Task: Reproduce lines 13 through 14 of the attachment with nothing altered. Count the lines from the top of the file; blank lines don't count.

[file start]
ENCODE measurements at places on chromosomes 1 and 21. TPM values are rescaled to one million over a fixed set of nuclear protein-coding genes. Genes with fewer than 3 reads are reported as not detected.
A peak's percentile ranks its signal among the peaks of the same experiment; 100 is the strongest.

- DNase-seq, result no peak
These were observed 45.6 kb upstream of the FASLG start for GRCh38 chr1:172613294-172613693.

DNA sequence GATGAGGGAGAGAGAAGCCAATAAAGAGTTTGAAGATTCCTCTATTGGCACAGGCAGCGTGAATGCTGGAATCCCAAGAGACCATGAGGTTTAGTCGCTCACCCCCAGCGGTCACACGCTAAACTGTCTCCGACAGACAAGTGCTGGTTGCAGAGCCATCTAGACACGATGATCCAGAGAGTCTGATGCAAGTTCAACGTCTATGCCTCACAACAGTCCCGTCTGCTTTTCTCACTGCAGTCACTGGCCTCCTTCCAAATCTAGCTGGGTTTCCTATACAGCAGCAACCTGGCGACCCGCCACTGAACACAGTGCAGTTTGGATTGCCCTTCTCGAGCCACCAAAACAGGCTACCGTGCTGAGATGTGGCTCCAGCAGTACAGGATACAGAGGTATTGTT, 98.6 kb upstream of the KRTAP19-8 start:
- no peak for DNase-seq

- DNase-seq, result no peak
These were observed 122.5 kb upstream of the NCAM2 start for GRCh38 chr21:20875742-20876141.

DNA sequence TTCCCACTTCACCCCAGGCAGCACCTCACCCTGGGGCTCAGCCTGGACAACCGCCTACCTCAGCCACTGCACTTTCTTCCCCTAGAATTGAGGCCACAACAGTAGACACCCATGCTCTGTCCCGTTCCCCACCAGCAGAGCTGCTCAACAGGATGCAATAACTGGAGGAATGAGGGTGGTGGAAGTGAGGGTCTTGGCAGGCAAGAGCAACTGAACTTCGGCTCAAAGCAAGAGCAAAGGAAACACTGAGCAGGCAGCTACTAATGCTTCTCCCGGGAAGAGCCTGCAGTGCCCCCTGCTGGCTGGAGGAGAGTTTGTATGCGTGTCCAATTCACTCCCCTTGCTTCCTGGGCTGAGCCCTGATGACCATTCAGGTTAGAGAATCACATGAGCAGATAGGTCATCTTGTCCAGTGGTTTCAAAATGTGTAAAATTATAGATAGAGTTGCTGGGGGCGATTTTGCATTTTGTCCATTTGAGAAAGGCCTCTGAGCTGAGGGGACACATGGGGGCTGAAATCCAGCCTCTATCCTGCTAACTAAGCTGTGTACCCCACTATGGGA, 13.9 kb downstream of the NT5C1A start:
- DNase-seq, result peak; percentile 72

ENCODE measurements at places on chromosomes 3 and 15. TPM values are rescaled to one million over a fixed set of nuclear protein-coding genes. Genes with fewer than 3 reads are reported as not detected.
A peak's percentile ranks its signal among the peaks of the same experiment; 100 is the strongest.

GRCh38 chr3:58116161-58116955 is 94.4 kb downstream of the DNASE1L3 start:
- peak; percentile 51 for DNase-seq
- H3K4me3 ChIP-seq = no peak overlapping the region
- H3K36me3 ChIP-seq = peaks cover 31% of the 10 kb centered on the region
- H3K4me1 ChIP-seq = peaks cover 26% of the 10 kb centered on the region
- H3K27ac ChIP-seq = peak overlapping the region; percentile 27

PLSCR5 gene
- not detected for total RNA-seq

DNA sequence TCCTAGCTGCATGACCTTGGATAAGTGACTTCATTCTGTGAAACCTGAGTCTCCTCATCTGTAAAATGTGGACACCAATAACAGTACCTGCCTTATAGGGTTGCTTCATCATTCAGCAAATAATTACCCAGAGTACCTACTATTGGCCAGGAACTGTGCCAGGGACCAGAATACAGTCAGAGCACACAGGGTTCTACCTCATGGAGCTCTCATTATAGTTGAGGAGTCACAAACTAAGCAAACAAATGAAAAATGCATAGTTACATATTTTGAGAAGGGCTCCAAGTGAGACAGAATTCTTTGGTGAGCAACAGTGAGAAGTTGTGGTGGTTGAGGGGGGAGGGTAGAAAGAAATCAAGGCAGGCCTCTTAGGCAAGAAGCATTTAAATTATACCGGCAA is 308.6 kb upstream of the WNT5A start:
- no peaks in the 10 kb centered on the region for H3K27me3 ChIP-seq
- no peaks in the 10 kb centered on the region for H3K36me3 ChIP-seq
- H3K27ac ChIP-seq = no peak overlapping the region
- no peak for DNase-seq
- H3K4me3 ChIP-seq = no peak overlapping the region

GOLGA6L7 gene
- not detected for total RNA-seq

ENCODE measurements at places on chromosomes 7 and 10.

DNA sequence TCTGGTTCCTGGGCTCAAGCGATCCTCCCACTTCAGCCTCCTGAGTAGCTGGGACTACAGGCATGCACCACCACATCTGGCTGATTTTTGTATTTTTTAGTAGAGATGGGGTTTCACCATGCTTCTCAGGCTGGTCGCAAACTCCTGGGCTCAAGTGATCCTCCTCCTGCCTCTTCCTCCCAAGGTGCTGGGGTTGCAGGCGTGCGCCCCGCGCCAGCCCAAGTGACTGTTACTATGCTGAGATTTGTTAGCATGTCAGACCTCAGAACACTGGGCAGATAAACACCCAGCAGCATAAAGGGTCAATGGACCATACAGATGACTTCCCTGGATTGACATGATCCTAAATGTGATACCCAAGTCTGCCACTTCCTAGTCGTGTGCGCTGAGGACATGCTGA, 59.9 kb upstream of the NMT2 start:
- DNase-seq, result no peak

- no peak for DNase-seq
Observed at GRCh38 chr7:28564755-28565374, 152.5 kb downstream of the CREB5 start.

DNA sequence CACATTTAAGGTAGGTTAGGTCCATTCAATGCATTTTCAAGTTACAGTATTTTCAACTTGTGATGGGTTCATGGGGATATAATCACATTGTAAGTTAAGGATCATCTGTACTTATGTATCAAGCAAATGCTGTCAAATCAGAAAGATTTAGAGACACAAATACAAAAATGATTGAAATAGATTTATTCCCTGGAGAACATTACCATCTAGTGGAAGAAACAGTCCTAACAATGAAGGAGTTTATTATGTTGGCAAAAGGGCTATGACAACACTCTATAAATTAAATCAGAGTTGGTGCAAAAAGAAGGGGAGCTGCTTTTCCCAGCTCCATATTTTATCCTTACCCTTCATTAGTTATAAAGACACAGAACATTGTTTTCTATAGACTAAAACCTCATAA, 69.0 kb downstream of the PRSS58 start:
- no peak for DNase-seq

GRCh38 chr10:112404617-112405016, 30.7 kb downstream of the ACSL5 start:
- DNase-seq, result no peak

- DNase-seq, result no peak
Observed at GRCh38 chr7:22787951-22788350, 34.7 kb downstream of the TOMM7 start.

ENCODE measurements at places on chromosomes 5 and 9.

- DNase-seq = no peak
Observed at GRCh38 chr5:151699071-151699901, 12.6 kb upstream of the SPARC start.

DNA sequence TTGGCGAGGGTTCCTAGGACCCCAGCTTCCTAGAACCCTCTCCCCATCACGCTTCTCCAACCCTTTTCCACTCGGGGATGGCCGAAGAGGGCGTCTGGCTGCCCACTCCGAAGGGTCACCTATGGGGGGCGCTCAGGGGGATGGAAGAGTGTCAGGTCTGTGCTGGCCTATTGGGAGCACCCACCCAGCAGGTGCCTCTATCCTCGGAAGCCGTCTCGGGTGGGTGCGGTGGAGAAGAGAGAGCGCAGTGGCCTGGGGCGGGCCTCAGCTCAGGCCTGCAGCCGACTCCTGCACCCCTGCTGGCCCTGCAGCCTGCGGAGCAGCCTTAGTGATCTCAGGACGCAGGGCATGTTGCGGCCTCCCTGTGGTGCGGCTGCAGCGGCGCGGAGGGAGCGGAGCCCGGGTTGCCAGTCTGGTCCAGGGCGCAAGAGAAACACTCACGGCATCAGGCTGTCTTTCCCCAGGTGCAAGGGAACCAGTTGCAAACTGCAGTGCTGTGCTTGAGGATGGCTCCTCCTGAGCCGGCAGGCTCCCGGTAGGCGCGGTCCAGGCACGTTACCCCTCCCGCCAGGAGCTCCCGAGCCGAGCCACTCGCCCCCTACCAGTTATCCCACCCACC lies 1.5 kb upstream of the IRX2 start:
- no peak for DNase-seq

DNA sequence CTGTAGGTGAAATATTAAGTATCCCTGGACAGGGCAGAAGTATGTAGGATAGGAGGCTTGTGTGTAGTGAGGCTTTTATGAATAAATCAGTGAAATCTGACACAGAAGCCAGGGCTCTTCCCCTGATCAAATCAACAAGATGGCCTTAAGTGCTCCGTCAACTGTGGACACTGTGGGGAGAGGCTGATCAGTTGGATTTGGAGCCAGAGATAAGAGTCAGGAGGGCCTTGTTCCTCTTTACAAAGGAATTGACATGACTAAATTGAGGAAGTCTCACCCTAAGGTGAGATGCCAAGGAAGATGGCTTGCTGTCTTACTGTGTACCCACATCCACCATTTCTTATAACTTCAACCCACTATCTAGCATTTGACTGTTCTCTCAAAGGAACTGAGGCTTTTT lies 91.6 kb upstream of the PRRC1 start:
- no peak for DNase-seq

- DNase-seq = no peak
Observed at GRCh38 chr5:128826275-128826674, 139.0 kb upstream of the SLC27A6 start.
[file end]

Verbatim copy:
GRCh38 chr3:58116161-58116955 is 94.4 kb downstream of the DNASE1L3 start:
- peak; percentile 51 for DNase-seq